August 14, 2012 By Andy Bernstein |
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Mitt Romney naming Paul Ryan as his running mate has provoked celebration among Democrats and the Obama campaign as they believe the “Ryan Budget” – which would radically alter Medicare and offer tax breaks for the wealthy – is unpopular with swing voters and Americans at large.
But it may be premature to break out the champagne. Ryan, a 42-year-old from Wisconsin who heads the Budget Committee in the House of Representatives, may actually be just the person the Romney campaign needs. Here’s why:
Ryan puts a charismatic face on the difference between Republicans and Democrats.
In modern politics Republicans stand for smaller government and tax cuts. Democrats stand for investment in the future and the wealthy paying their “fair share.” No Republican embodies his party’s position more than Ryan, whose controversial budget plan is practically a Tea Party manifesto. Few politicians articulate the Republican position as well as Ryan; a wunderkind of sorts who was first elected to Congress at the age of 27. While Romney has never quite found his voice in this campaign, the insertion of Ryan into the race makes the Presidential election a referendum on the two starkly different governing philosophies.
When given a choice, swing voters have been picking the Republican path.
The 2010 midterms, as well as the recall election in Ryan’s home state of Wisconsin, indicated that the electorate may be deeply skeptical of Democrats and willing to embrace the pro-business, deficit-cutting positions of Ryan and the Republicans. In Wisconsin, Governor Scott Walker became a lightning rod for controversy when he slashed benefits to public employees after giving a tax break to the wealthy and businesses. He became the first sitting governor in state history to be recalled. Yet he then won convincingly by a wider margin than the first time and with more citizens casting votes. While Wisconsin is just one state, it points to how Tea Party-backed candidates and conservative Republicans can compete in the marketplace of ideas and come out on top.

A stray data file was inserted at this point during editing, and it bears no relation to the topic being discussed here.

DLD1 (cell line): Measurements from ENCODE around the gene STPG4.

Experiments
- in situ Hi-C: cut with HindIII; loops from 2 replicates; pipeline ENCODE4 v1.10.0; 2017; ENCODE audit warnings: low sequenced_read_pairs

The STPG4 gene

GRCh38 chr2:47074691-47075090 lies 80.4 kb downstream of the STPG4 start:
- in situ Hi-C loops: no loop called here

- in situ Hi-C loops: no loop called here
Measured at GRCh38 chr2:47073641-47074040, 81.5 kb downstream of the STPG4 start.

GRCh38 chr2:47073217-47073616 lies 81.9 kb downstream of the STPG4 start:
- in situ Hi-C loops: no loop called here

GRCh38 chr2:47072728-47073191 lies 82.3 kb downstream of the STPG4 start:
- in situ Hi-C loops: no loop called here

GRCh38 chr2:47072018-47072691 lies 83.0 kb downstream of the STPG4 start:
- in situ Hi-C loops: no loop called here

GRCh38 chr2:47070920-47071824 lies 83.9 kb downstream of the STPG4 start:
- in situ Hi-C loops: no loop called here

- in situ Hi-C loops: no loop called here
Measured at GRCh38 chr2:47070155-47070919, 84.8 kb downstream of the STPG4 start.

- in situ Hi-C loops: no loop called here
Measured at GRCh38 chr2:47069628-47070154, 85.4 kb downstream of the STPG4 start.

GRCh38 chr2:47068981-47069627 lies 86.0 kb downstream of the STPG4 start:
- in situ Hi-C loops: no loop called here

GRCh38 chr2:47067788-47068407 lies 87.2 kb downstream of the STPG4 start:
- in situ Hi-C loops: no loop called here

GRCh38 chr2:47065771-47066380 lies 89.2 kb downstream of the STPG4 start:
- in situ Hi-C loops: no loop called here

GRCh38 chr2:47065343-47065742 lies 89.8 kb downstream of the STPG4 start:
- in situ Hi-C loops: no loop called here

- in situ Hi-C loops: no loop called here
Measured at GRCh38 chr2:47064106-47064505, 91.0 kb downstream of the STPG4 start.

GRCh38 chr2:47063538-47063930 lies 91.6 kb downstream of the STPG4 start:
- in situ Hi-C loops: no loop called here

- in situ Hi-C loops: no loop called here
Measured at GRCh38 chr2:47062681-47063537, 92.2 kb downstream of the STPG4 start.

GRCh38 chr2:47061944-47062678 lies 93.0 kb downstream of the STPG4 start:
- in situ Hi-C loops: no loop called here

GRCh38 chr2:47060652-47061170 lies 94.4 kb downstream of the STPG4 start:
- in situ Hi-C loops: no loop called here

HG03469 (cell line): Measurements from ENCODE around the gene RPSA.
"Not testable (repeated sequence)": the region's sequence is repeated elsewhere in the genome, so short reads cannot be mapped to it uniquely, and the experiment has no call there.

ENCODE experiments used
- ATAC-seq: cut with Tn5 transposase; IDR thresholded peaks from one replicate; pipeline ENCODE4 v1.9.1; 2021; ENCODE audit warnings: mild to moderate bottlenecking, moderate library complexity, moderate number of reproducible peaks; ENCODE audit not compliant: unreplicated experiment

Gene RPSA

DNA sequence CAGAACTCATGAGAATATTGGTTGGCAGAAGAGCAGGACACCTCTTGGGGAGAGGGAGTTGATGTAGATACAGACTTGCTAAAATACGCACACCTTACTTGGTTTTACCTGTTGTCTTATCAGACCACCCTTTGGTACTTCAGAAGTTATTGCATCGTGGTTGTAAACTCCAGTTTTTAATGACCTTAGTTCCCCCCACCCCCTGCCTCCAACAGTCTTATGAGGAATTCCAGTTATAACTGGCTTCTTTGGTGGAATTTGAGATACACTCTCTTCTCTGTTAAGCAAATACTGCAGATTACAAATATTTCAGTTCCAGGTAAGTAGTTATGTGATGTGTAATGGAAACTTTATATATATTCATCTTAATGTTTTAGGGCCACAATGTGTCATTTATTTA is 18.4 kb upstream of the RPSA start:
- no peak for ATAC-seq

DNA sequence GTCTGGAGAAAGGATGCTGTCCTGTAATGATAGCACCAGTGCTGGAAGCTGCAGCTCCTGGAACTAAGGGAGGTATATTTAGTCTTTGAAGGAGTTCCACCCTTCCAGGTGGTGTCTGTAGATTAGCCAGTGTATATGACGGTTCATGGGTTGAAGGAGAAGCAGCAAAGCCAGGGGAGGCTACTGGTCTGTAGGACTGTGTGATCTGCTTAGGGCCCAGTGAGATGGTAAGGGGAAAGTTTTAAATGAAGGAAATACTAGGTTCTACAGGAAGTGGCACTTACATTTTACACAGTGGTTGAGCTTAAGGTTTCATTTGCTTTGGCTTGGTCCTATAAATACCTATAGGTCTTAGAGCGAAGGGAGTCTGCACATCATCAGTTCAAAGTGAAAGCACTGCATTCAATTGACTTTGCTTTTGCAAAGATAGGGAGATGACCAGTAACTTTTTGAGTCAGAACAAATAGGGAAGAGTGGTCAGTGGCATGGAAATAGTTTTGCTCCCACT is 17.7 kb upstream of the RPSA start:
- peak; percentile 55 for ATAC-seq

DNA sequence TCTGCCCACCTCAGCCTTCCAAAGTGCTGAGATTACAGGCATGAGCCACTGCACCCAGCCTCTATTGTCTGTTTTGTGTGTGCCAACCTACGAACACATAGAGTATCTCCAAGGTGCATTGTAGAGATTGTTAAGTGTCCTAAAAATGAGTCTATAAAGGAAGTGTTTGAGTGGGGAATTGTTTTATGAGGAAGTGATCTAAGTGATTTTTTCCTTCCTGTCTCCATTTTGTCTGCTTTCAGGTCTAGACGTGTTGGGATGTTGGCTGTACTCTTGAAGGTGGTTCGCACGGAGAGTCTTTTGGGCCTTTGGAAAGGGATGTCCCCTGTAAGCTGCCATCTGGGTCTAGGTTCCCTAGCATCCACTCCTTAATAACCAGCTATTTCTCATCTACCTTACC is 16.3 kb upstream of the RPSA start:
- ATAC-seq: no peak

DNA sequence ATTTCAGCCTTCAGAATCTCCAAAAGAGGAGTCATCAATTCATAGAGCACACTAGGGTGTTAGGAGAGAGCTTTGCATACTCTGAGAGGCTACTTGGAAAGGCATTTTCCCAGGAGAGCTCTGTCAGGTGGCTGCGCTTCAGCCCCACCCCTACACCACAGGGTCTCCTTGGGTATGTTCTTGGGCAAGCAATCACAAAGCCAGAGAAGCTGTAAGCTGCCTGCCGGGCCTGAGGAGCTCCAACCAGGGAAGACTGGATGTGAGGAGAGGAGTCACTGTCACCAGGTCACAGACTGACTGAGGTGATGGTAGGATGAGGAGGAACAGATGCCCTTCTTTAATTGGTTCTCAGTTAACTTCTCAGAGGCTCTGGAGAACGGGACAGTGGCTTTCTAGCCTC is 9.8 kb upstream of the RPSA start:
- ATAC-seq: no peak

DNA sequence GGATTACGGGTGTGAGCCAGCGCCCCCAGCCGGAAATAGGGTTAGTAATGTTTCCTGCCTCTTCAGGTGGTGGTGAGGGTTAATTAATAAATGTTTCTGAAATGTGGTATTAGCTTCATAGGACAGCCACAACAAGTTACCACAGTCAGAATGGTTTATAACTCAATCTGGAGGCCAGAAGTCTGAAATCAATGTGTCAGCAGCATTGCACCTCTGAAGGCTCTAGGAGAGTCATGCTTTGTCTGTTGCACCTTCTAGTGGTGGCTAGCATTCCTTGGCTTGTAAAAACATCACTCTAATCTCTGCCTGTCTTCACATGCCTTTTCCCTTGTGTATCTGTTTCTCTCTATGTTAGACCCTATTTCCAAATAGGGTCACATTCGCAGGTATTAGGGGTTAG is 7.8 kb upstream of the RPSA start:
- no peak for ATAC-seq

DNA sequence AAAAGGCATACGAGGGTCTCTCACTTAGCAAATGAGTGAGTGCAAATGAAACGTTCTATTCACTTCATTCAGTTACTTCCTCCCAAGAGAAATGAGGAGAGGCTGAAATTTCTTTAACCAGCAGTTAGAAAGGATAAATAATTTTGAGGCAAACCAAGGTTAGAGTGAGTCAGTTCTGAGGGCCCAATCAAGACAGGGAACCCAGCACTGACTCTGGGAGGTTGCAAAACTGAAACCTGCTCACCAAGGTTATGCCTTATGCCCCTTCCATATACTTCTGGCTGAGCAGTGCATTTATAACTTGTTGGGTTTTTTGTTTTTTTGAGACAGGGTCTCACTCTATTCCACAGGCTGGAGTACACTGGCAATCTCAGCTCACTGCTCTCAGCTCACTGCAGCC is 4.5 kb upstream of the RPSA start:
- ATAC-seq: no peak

This election is all about turnout, and Ryan will help with that.
Most polls have President Barack Obama up by a point or two, with only about 7 percent of voters undecided. That means it’s unlikely there will be any huge swings between now and November, and the race will largely come down to who turns out on Election Day. Ryan is deeply popular among the Republican party base and has conservative bona fides that some say Romney lacks. His presence on the ticket can only serve to mobilize the Republican electorate and that could make a difference on Election Day.
While it is true that the Ryan budget includes provisions that are fundementally unpoplar with the average voter – specifically any tax cut to the wealthiest Americans – Ryan is a convincing public speaker and emits a golden boy quality that swing voters may react to well. Before Democrats start celebrating, they better ask themselves why the Tea Party has won so many state and local level elections, and find a rememedy. Simply baiting Ryan for his Medicare proposal and tax philopsophy probably won’t be enough to counter the many positives the Ryan selection brings to the Republican ticket.